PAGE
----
PASCO Spectrometer: Quick Start


Hi. This is Tom Loschiavo,
Chemistry Education Manager at PASCO scientific, and I am here today to introduce the PASCO
Spectrometer. This is a visible spectrometer, and you’ll notice from the box
that there’s a cuvette holder. The labels indicate the light sources
that can illuminate your sample. There’s a label over here
indicating where the detector is. It can work via USB, via Bluetooth,
and there’s a power indicator. On the side, there’s a USB port and a power
button. I’ve already turned the spectrometer on, and I’ve connected it via Bluetooth to an iPad. I did that through the Bluetooth settings
using the spectrometer ID number, similar to the way we pair SPARKlink Airs
and AirLink2s. Once I start the Spectrometry software on
the iPad, then it’ll also ask me to pair the spectrometer. I’ll do that the first time, again,
using the ID number on the back. After I do that the first time, it’ll recognize
the spectrometer and it’ll pair by itself. Let’s dive in a little bit and see
how we can use the spectrometer. If you look at the Spectrometry software, you can analyze lights, you can analyze solutions, and you can do concentration and time analysis
studies. To analyze lights, we’re going to use the
optional fiber optic accessory. One end of the fiber optic accessory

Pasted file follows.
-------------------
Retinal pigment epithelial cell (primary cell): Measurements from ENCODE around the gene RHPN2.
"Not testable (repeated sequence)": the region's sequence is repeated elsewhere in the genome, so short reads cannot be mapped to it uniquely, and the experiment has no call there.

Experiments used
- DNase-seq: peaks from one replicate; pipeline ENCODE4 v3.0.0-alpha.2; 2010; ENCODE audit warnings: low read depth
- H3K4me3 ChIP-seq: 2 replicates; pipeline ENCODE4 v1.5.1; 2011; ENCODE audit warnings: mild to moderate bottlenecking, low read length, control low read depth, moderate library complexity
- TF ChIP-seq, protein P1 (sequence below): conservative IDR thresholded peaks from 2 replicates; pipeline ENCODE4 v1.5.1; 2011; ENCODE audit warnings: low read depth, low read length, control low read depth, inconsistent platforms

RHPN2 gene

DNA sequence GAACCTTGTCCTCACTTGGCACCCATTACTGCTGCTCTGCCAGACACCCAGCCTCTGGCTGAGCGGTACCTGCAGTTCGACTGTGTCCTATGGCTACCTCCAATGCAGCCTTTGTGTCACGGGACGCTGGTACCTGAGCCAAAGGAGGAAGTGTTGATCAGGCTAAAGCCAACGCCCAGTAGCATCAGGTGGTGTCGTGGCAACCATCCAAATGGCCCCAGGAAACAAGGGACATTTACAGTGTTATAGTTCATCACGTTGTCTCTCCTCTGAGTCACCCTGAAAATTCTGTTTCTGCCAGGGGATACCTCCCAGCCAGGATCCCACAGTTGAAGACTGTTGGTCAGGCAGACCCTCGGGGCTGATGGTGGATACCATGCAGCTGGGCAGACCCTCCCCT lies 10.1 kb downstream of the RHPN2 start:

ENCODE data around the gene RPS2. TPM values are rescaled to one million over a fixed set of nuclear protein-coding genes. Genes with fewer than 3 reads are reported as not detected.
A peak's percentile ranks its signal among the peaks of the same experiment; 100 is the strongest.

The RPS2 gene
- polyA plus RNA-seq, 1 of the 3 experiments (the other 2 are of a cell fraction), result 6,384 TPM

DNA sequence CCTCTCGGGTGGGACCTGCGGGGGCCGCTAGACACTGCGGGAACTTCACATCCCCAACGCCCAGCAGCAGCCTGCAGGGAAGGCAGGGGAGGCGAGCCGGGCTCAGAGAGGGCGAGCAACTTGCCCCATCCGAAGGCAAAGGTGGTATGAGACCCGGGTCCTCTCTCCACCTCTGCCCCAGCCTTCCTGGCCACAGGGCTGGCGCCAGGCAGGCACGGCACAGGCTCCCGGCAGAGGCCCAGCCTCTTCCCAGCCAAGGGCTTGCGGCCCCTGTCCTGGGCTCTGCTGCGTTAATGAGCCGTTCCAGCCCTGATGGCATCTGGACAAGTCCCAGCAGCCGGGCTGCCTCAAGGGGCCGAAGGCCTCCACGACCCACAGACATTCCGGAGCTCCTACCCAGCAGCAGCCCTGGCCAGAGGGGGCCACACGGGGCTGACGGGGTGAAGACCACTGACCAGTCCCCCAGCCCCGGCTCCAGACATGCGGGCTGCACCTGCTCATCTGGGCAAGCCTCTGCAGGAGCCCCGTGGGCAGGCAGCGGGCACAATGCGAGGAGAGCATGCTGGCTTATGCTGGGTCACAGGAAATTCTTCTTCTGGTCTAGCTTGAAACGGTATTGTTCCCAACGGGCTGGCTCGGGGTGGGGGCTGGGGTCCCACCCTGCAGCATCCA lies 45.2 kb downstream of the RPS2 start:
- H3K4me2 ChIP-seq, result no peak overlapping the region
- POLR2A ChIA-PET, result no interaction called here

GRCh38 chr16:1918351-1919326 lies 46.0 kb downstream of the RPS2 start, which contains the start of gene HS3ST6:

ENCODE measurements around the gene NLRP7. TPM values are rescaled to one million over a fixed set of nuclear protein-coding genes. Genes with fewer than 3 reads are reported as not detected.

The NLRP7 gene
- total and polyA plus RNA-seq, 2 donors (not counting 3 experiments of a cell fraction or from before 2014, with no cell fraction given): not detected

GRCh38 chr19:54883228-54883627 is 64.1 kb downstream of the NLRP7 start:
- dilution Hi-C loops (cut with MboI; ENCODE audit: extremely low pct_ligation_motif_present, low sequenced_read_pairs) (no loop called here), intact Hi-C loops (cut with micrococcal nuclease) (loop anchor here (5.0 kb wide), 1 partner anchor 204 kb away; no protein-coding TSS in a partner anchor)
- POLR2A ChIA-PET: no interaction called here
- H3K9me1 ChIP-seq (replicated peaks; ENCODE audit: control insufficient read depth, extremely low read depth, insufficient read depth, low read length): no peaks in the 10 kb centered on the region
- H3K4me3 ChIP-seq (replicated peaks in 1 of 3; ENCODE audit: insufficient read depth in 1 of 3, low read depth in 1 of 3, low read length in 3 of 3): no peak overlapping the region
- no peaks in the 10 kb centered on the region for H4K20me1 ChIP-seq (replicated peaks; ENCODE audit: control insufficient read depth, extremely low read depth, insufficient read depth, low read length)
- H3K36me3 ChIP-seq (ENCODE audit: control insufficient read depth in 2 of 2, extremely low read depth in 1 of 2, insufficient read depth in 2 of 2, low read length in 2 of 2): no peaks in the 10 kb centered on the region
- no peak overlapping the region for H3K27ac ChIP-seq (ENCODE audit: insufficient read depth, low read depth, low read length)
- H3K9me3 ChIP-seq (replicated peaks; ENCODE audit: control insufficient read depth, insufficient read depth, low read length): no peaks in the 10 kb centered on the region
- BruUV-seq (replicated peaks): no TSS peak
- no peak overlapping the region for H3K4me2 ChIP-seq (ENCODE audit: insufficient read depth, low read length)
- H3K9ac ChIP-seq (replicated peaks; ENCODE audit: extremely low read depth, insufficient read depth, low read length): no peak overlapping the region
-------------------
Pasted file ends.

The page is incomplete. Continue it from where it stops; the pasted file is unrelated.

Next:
you’re going to point at a light source. In this case, I’m going to use some
gas emission discharge tubes, and I’m going to use a clamp to hold it steady. The other end of the fiber optic accessory
goes into the spectrometer, and the arrows are going to be
pointing towards the detector. That tells you how to line up the cuvette. I’ll put this in. It’s a very snug fit so it doesn’t wobble
around when you’re doing your analysis. I’m going to simply turn on my light source, make sure everything is lined up nicely, and hit Start. I’ll start recording my data. You’ll notice a very tiny peak on here right
now. It’s because not enough light is getting in. I can Auto Set the integration time to allow the maximum amount of light in
while minimizing the amount of noise. The software does that for you. It will determine the best integration time, and it’ll give you a progress bar
to indicate how far along that process is. After that process is complete,
you’ll see more peaks on your spectrum. You can autoscale that, and there’s our hydrogen emission spectrum. I’m going to stop this and put another tube
in, just to show you something. I’m going to replace my hydrogen spectral
tube with helium. Both of these are very common, quick activities
for physics and chemistry classes. I’m going to hit Start again. Integration time should be pretty good,
based on the hydrogen. Now we have a different set of peaks,
based on the different emission lines for helium. I’m going to stop. The software is built for you to do some comparison
and analysis. I can touch down here, and I can overlay
the two emission spectra on top of each other. Or, if I’m looking at one of the spectral
emission graphs, I can put some reference lines on there and see how well that matched up
with what I expect to happen for helium. There we have the expected peaks
and the experimental peaks, and they’re very close to each other,
actually within a couple of percentage points. So that’s analyzing light. The other common use for the spectrometer
is going to be to analyze colored solutions, like we have